Manny ran away from an abusive home at age 15 and never looked back. His life took many turns including joining the armed forces, raising a family, and building a career. But when an apartment complex he was living in was sold, he had trouble finding another affordable place to live, and ended up homeless. With the help of Hudson River Housing’s care managers and property management team, Manny successfully moved from emergency shelter, to transitional housing, into his own apartment at Liberty Station. Manny then spent 240 hours training in the culinary arts with the Employment Assistance & Training program at the Poughkeepsie Underwear Factory. Immediately upon graduation, he was hired as one of Earth, Wind & Fuego’s first employees.
“Hudson River Housing made a big difference and a big impact on the way things are going right now. They give you time to breathe and to think about where you would like to go.”
Meet Jen & Madeline
When Jen and Madeline launched Earth, Wind & Fuego, a food-based social enterprise, they needed a commercial kitchen. But as a start-up, they had limited funds to invest. That’s why they were so happy to learn about the Poughkeepsie Open Kitchen in the Poughkeepsie Underwear Factory. Here they were able to expand their services to include catering and soon started a weekday breakfast and lunch service. They partner with Hudson River Housing to host trainees who face barriers to re-entering the workforce, and hired Manny, one of the first graduates from the program. They are active in the Made in Middle Main business network and are committed to hiring local workers, supporting other small businesses on Main Street, and creating a welcoming space for neighbors of all backgrounds to come together.
“We don’t know how we could’ve done this without Hudson River Housing and without a space that creates opportunity like the Poughkeepsie Underwear Factory…We’ve been here for four months and we created two jobs!”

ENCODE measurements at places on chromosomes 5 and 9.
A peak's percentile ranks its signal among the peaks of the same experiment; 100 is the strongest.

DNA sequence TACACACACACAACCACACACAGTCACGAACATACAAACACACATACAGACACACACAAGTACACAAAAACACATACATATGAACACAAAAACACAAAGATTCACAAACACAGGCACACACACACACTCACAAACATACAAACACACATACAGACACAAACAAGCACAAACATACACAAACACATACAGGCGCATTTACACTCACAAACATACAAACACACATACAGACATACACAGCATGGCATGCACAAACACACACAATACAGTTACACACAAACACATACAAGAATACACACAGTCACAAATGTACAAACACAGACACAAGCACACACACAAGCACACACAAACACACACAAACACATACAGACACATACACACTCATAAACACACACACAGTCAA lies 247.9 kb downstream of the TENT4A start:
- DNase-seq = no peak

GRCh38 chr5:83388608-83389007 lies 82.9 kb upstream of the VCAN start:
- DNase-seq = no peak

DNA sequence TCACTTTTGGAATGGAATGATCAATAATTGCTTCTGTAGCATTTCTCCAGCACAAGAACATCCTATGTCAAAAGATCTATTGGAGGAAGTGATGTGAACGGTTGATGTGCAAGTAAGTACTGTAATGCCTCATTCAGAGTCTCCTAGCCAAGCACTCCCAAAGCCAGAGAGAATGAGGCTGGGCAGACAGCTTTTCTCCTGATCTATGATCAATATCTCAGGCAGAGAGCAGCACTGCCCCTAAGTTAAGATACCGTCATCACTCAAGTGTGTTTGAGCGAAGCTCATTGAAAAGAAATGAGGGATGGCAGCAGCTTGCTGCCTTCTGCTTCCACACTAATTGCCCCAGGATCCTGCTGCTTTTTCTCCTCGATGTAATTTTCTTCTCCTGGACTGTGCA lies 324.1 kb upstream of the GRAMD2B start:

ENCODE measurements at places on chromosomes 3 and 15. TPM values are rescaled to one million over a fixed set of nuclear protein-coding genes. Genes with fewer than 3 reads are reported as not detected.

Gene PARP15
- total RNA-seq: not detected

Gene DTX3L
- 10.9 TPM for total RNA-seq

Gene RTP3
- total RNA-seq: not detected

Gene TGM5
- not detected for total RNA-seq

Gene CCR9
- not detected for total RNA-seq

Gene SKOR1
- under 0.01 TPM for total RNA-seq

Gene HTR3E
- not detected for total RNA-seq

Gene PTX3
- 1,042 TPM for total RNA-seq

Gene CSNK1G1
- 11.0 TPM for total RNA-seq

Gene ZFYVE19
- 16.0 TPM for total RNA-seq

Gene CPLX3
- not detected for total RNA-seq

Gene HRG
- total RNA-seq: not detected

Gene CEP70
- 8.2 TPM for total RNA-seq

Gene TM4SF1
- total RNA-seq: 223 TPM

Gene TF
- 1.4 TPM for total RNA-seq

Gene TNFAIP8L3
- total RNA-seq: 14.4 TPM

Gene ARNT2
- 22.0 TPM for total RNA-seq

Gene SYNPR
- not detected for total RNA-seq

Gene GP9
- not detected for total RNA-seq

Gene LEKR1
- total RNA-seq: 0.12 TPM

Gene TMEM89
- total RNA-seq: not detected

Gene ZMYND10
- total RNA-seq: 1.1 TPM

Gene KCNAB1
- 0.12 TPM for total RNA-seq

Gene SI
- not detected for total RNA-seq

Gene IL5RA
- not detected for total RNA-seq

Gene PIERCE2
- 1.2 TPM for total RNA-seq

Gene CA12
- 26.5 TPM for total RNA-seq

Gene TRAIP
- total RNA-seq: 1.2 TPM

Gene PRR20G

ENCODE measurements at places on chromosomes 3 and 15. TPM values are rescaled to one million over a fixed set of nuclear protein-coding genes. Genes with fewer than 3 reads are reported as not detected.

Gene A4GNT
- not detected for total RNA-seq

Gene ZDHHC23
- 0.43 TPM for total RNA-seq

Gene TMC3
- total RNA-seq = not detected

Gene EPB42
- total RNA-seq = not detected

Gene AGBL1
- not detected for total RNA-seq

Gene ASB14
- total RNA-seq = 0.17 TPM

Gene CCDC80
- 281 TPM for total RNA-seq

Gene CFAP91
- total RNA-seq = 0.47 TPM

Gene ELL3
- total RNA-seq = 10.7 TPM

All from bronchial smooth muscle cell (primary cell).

Hector was separated from his parents at a young age, and had a rough childhood. He spent time in prison, was homeless for a period, and suffered from substance abuse. At age 44, Hector decided to start over. He was hired by Hudson River Housing first for a position at Webster House Shelter, and then eventually promoted to a supervisory role. A few years ago Hector and his wife began the process of buying their first home, a dream he never thought would be possible to achieve. With assistance from Hudson River Housing’s NeighborWorks HomeOwnership Center of Dutchess County, they were able to purchase a beautiful 3 bedroom duplex home in the City of Poughkeepsie.
“I’ll tell you, Hudson River Housing gave me a house. I was homeless – A house. I am forever grateful.”
Alyssa (a pseudonym) came to River Haven Youth Shelter to escape fighting and violence at home. Care managers provided a safe and stable living environment with home cooked meals, counseling, tutoring, school transportation, and enrichment activities. Over the summer, Alyssa enjoyed hiking at Lake Minnewaska and completed volunteer service at Gentle Giants horse sanctuary. She became a great friend to the other residents and clearly transformed during her time at River Haven. At the end of her stay, care managers assisted Alyssa in gaining new guardianship with extended family members, and helped her make a fresh start.
“River Haven gave me hope when I thought I was hopeless and ready to give up…I feel like I am a more positive person.”